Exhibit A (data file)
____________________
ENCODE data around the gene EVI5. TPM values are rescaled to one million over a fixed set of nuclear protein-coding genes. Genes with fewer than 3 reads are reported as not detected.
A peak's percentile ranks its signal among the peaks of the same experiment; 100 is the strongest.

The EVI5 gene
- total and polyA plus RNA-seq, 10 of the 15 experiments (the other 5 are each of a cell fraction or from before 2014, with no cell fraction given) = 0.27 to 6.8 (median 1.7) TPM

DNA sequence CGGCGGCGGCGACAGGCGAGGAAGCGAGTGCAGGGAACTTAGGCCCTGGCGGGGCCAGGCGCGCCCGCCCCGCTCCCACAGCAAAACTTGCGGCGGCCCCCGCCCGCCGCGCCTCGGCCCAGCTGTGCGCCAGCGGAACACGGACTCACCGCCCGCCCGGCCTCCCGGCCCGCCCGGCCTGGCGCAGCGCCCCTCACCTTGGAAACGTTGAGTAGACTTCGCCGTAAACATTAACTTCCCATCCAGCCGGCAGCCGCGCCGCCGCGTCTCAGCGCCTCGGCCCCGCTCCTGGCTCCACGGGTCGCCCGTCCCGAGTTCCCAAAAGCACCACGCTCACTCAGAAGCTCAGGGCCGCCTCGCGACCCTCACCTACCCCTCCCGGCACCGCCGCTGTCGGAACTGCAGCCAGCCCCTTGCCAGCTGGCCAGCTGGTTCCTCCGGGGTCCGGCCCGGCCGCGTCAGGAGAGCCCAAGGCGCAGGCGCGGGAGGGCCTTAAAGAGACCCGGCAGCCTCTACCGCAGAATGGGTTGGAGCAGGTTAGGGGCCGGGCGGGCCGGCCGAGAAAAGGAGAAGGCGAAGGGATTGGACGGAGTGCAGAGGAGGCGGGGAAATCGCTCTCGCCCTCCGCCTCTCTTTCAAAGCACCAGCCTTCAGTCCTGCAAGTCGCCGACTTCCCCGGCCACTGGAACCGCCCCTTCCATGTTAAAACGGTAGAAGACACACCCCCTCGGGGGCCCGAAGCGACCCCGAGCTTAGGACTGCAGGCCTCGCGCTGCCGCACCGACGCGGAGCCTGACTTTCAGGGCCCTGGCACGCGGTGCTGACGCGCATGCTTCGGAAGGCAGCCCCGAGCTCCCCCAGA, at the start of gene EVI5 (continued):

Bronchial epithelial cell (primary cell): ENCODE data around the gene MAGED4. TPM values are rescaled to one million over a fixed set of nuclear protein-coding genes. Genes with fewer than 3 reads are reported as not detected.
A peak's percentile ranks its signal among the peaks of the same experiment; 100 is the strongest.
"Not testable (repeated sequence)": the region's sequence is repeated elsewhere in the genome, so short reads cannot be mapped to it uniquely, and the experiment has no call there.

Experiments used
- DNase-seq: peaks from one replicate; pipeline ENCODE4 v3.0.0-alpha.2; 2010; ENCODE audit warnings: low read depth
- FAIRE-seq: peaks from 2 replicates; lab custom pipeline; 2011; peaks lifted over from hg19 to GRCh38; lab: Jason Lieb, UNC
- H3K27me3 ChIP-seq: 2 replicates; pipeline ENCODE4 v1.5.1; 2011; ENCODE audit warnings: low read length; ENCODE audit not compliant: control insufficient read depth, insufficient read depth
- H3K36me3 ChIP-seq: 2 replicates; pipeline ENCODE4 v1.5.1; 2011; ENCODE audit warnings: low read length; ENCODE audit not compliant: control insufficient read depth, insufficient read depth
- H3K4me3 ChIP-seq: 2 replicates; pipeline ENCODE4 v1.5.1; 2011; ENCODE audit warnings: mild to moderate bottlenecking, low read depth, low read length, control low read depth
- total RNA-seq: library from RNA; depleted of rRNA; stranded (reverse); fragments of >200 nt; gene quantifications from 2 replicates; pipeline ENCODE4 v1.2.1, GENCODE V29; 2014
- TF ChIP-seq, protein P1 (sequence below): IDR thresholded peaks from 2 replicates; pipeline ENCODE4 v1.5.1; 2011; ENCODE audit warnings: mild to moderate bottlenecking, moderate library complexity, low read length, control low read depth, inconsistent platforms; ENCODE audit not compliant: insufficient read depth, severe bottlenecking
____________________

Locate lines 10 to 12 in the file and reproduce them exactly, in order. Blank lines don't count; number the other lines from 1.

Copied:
- DNase-seq: peaks from one replicate; pipeline ENCODE4 v3.0.0-alpha.2; 2010; ENCODE audit warnings: low read depth
- FAIRE-seq: peaks from 2 replicates; lab custom pipeline; 2011; peaks lifted over from hg19 to GRCh38; lab: Jason Lieb, UNC
- H3K27me3 ChIP-seq: 2 replicates; pipeline ENCODE4 v1.5.1; 2011; ENCODE audit warnings: low read length; ENCODE audit not compliant: control insufficient read depth, insufficient read depth